The Process of Processing

28 03 2014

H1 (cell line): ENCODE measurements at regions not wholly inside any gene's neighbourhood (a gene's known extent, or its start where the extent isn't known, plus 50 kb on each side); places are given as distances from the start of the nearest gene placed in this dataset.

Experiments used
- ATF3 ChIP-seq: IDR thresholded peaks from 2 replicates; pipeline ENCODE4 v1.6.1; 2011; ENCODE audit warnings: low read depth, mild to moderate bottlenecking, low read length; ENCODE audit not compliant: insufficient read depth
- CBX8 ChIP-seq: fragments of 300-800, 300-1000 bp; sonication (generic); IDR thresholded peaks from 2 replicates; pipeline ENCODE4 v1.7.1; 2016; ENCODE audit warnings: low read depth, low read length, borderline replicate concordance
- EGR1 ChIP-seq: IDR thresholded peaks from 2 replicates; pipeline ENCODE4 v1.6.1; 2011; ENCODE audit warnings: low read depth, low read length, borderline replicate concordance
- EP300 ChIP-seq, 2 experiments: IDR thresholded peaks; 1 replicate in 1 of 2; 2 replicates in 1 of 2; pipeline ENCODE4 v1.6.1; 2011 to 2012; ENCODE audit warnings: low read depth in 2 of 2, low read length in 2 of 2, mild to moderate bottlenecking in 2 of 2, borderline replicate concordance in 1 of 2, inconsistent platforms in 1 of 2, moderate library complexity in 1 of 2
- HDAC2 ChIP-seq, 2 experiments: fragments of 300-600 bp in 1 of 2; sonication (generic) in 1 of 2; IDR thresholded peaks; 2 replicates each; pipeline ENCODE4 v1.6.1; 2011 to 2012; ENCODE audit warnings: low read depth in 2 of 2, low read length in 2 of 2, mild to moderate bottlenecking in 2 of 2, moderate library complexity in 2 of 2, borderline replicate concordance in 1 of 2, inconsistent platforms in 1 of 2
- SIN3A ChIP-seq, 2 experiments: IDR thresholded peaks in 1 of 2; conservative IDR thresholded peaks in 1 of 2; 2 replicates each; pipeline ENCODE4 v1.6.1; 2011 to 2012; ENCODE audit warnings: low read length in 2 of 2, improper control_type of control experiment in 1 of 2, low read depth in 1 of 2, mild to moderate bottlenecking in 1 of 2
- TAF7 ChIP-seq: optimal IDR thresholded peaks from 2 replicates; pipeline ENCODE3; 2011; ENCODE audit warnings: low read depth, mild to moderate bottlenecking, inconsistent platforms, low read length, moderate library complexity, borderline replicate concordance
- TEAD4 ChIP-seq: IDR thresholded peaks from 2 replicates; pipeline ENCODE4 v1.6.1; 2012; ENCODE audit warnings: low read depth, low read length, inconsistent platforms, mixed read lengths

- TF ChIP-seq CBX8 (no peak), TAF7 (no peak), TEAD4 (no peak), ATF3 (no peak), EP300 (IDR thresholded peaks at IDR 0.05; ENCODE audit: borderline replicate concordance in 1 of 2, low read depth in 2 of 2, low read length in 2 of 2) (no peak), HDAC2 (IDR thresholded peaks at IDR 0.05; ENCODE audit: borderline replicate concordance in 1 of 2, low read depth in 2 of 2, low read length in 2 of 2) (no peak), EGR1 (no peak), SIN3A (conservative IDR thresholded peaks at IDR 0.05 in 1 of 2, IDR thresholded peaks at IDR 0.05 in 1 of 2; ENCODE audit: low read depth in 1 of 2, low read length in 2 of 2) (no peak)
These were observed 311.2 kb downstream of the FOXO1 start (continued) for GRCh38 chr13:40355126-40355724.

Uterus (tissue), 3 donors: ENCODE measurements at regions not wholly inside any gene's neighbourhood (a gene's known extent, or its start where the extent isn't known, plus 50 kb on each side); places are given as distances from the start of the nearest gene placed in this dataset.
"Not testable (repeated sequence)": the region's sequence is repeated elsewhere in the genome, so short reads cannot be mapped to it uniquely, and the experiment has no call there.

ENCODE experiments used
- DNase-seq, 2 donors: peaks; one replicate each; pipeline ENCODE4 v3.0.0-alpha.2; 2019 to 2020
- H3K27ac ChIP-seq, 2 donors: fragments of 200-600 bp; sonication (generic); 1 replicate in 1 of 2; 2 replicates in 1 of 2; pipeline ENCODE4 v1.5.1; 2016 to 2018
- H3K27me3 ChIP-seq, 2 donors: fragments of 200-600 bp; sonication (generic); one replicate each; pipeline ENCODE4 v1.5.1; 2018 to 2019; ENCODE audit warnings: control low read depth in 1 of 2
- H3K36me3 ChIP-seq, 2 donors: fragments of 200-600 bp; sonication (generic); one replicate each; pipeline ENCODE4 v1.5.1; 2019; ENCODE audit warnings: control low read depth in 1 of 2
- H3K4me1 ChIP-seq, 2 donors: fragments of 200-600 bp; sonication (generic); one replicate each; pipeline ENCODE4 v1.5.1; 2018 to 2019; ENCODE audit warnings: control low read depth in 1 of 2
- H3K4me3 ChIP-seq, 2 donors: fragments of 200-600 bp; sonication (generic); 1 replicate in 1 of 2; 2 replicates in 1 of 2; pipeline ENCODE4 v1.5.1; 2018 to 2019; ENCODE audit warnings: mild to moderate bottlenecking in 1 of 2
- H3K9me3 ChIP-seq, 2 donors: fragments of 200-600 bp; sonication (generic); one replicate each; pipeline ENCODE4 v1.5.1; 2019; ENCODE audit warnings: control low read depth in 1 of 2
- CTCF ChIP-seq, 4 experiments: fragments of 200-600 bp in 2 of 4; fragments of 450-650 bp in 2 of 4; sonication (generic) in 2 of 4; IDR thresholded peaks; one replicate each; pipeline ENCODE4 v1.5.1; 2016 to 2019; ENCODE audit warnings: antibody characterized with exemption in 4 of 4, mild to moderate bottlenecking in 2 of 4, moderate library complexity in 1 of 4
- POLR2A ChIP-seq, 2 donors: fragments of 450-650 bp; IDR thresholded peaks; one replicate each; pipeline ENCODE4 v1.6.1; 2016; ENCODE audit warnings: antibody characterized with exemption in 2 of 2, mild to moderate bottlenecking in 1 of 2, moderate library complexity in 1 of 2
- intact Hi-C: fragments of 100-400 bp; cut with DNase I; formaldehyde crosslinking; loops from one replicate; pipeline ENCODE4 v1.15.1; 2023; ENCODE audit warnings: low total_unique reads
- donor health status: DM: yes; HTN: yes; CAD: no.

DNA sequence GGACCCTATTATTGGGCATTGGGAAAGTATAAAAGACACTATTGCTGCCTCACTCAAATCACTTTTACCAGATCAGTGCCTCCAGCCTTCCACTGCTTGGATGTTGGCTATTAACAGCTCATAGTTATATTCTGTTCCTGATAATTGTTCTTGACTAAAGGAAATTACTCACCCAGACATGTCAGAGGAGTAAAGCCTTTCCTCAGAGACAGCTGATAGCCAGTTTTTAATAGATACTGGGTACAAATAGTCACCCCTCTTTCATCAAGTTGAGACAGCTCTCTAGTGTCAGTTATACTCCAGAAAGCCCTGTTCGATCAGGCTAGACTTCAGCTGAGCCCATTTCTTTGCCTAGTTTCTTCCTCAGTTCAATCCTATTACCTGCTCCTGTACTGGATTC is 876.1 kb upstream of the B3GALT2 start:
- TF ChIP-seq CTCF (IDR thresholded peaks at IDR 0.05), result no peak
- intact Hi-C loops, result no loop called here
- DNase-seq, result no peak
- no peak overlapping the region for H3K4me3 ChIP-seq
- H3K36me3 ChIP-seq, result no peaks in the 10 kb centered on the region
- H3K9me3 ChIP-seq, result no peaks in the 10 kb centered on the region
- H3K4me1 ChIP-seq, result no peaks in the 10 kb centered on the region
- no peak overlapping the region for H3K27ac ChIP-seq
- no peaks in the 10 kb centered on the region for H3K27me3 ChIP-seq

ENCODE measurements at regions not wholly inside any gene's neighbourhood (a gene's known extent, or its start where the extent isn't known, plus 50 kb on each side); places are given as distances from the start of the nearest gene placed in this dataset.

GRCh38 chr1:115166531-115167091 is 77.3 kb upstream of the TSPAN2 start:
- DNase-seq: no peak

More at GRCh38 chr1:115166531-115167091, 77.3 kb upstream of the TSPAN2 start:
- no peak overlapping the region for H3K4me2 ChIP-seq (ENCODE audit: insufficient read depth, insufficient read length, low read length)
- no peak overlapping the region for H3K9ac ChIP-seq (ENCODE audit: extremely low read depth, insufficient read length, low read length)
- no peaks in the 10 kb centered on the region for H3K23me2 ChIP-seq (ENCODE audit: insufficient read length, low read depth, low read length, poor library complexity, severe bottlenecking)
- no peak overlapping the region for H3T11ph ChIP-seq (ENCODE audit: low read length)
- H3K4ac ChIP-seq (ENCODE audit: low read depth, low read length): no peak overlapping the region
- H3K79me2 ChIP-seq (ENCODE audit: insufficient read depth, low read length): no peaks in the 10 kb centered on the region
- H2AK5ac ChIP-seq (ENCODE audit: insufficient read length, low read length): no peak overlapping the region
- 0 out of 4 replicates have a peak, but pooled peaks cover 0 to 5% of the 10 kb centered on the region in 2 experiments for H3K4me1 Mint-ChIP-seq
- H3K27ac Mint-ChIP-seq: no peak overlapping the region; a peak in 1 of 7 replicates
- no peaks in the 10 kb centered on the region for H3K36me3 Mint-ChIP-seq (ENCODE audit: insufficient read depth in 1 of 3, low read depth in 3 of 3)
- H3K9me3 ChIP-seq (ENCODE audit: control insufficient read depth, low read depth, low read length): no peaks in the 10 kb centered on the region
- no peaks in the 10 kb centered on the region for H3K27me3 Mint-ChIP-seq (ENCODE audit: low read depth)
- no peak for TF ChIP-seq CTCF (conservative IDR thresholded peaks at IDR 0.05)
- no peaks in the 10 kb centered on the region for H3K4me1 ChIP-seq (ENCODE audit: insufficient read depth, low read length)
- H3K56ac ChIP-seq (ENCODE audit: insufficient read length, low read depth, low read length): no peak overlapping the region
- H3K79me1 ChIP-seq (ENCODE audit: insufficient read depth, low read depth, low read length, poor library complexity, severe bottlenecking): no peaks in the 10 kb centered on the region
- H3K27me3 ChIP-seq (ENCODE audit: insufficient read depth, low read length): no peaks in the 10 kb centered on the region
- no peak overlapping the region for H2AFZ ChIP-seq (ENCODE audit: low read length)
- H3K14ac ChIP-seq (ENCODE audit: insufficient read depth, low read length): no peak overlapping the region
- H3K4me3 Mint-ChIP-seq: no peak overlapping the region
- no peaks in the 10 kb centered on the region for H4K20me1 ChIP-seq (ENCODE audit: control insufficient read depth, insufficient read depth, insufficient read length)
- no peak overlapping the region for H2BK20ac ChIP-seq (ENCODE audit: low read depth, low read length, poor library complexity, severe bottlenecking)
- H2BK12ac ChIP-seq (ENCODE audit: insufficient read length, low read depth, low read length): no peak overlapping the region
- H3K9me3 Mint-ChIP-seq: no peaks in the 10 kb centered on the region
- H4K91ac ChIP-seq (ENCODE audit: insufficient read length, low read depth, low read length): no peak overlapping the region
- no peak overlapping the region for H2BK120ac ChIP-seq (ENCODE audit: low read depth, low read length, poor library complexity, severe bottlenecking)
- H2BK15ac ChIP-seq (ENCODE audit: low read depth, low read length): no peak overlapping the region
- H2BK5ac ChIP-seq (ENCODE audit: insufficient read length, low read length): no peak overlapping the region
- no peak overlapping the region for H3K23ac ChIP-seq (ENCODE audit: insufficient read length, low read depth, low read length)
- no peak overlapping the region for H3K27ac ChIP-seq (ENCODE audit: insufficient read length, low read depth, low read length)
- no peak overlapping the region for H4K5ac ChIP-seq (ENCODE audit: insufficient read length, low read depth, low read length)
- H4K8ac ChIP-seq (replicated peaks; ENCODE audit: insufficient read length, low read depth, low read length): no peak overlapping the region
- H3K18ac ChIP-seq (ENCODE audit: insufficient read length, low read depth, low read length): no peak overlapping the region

I am a TV/movie junkie.  I love these arenas of entertainment.  I love watching movies.  For an hour and a half to two hours, you are immersed completely in another world, the world of the movie.  You get caught up with the characters, feel emotions for someone else, and in the end, when the resolution is finished, and the happily ever after music is cued, you’re satisfied.  The problem has been handled, the situation rectified, and the characters of the movie are better off when they came.  I’m a movie junkie, because for a while, I get to leave my own world, and all my own problems, and enter someone else’s reality, and I get to help them deal with and move forward.  I get to feel someone else’s emotions besides my own, and I get to focus on someone else’s situations and scenarios instead of having to deal with the reality that is my life right now.  It allows me to feel like I’m being selfless for a time, and helping someone else get through their misery, to alleviate my own misery.  In the show, Dawson’s Creek, Dawson says to Joey that he believes that all of the answers to the questions of life lie in the correctly chosen Spielberg movie.  I would like to make the declaration that while I do not believe that Spielburg’s movies can handle all of my questions to life, but the movie genre in general proves to be very helpful.  It’s nice to have a resolution, to see the conflict finished, to derive the lessons the movie characters arrive at without having to go through the experience yourself.  It gives me hope that if this character can survive this trauma, then I too, will one day walk forward from my current situations with a head held high, guarding the lessons learned in my heart, and walking forward proud, to meet the next scenario and situations.  If in Steel Magnolias, I can learn that life goes on despite the death handed to me, and that my life doesn’t end with death, then I have the assurance that this is not the end of my life, that my love will go on and live in the lives of those that I care about, no matter what may come.  If through the Harry Potter franchise, I can remember the true value of friendship and relationships, and I can pull closer, those whom I care about, and lean on them to pull me through, then I know that I can defeat the challenges that lie ahead, no matter if they are dementors or Voldemort himself.  If through Beauty and the Beast, I can learn that love changes people and helps them to grow into the person that they are meant and supposed to be.  If I can learn that even though I may be a little different, I’m still important and I can still challenge people’s first assumptions, I have the courage to move forward, no matter how alone I may feel.  If through Days of Thunder, I can realize that people can rise above the pettiness and can do the right thing for their friend, then I too, will be able to rise above my circumstances and press forward unto victory.  If through Gone with the Wind, I can remember the strength and the courage that the human spirit can have, despite all possibilities, I am encouraged to remain and to persevere despite all obstacles that I face, and know that I am not alone.